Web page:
Having been in the Ultimate Fighting Championship and beyond to the tune of 20 mixed-martial-arts bouts in addition to far too many jiu jitsu competitions to number, Alberto Crane still comes off as very much a calm and cool customer, with an easy, soft-spoken and mild-mannered personality.
That's when he's not cornering Jared "The Jackhammer" Papazian, though.
"Jared doesn't make it easy," says Glendale's Crane, who trains Papazian at Gracie Barra Burbank. "He's always fight of the night, whether it's a small show or the [Ultimate Fighting Championship]."
On the roller-coaster ride that's been his rise to the UFC stage, one would be hard-pressed to find a bout that's been easy for Papazian, that wasn't nailbiting for his corner and, perhaps most importantly, wasn't thrilling for those in the seats around the cage.
"He's an extremely entertaining fighter," says Papazian's manager and cornerman Darin Harvey. "He never makes it easy on us. You never know what's gonna happen."
Nobody's sure just exactly what's going to happen when Papazian (14-7) enters the octagon on Friday to face off with Dustin Pague (10-5) live on Fuel TV as part of the UFC on FX 3 live preliminary card at the Bank Atlantic Center in Fort Lauderdale, Fla. But Papazian does offer up at least one assurance.
"As long as he comes in bangin', I'll come in bangin' and I know we'll have another fight of the night," he says.
As a trip to Florida and a second fight under the bright UFC lights draws near, the only fight and the only fighter Jared Papazian is looking for is Dustin Pague. Indeed, much has changed since a scrap with 10 guys fortuitously began his MMA days.
"I got jumped by 10 guys," says Papazian, an El Camino Real High product who still makes the trek from West Hills to Burbank everyday. "I started training at 17 years old, just to learn to fight, not to get into it, but it became a passion."
It was a passion that quickly became a professional career, but one seemingly on the fast track to being that of a journeyman. On the regional Southern California circuit, Papazian was quickly thrown into fights in which he was overmatched, he never fought for a promotion more than once and he was developing a reputation as a guy who talked a lot of trash.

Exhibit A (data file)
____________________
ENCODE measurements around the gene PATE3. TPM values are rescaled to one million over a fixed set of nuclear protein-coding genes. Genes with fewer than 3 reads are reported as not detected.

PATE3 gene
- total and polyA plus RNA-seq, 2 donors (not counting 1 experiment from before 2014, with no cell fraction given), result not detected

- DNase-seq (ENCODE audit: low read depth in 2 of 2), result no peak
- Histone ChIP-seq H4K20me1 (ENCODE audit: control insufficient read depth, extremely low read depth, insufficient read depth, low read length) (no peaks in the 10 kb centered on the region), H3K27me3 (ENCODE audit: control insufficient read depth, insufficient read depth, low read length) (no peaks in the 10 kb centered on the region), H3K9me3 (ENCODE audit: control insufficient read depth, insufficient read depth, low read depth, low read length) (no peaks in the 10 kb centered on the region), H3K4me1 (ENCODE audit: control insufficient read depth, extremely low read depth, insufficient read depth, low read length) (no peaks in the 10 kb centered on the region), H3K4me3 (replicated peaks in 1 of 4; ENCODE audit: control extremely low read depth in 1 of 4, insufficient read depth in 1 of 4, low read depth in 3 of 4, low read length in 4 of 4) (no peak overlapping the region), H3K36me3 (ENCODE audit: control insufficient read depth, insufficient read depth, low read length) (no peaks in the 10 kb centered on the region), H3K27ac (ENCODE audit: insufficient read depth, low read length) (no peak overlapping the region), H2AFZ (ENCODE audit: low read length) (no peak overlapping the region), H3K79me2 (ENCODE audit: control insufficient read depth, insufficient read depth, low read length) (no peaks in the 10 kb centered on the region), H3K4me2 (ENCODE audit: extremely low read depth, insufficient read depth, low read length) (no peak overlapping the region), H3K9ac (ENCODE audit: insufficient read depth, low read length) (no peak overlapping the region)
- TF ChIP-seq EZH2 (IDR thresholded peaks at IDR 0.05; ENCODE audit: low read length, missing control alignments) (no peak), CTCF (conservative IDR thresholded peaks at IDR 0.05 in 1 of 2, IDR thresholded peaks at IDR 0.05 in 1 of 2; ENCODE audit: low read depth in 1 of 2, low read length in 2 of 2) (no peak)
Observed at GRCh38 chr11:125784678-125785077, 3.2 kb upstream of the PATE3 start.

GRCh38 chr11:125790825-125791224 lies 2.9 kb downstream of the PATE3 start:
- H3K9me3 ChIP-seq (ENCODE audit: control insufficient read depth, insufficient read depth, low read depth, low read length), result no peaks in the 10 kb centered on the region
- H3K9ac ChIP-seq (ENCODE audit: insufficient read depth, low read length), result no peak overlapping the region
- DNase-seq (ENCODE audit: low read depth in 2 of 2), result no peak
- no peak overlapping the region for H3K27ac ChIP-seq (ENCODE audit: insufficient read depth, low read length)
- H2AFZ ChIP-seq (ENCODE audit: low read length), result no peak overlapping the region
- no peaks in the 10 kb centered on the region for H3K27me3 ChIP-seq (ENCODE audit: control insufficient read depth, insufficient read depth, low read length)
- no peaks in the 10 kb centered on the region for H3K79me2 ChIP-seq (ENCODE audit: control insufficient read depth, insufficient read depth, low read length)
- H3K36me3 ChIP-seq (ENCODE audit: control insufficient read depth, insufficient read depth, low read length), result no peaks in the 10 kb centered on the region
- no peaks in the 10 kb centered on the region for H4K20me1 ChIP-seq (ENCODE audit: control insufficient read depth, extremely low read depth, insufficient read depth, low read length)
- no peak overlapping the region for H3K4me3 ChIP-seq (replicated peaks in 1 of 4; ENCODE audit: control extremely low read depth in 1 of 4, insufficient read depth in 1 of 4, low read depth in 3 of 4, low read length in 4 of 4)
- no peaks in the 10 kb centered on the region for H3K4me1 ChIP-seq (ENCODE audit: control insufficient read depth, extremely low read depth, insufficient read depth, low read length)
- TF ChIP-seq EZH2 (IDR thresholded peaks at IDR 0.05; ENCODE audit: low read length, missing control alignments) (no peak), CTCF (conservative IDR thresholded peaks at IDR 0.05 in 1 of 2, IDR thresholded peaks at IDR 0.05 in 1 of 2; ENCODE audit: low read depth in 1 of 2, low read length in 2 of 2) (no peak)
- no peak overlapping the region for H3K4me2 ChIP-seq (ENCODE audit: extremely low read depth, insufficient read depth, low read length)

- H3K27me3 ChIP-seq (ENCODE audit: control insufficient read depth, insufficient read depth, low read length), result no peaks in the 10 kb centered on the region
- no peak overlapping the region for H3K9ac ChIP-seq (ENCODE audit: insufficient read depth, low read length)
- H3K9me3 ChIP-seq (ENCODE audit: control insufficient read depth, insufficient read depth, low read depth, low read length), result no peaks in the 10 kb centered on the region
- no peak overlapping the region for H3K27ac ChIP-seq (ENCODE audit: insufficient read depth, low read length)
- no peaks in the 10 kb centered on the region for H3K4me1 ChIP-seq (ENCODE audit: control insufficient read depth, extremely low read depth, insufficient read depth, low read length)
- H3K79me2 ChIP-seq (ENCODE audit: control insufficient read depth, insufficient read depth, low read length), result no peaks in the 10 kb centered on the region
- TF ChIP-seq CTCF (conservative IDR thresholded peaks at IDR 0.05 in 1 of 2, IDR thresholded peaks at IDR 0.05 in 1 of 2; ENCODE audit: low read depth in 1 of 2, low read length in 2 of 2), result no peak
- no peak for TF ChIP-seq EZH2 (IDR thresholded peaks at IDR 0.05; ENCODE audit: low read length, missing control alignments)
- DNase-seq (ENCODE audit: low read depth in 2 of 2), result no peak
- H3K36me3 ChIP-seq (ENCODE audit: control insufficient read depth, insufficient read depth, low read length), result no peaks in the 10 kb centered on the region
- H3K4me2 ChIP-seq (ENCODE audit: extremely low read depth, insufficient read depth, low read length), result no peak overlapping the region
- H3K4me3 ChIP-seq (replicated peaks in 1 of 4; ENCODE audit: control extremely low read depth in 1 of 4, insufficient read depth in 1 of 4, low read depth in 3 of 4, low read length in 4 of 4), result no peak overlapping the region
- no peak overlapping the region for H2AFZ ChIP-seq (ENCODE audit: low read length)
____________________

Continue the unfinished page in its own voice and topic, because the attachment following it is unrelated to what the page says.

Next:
"I had a manager that didn't care. I had a manager that just took money," Papazian says. "I didn't really have a home gym or anything."
One example of Papazian's early tribulations came when he signed on to fight Karen Darabedyan, a young Glendale fighter known for his all-around skills. While Papazian was 2-0 and Darabedyan was 3-1, the latter still had far more fighting experience to his name. Still, that didn't stop Papazian from throwing plenty of smack the way of Darabedyan.
"He's changed a lot," says Darabedyan, who's now friends with Papazian and has trained with him often. "Back then, when all of this happened, I didn't know him. He talked a lot of trash.
"From the person I saw at the weigh-ins and before the fight to the person I know now, he's changed  degrees."
Papazian was submitted by Darabedyan in the first round and was submitted in his next bout as well. He then won two straight, before losing two straight, as his career had begun to ebb and flow. But things had begun to change for the better, as Papazian got rid of his first manager and Harvey took over the navigation of his career in 2009.
One of Harvey's first acts was to introduce Papazian to Crane, a Brazilian jiu jitsu black belt and former world champion who currently owns a 15-5 MMA record and is a two-time former UFC veteran.
"I knew he needed to work on his jiu jitsu," Harvey says. "I saw that he had the heart, he just didn't have the skills. Now he does and he's only getting better."
Crane's first impression of Papazian was much the same.
"He was a stand-up [fighter], he had no ground," Crane says. "He didn't have the right people around him."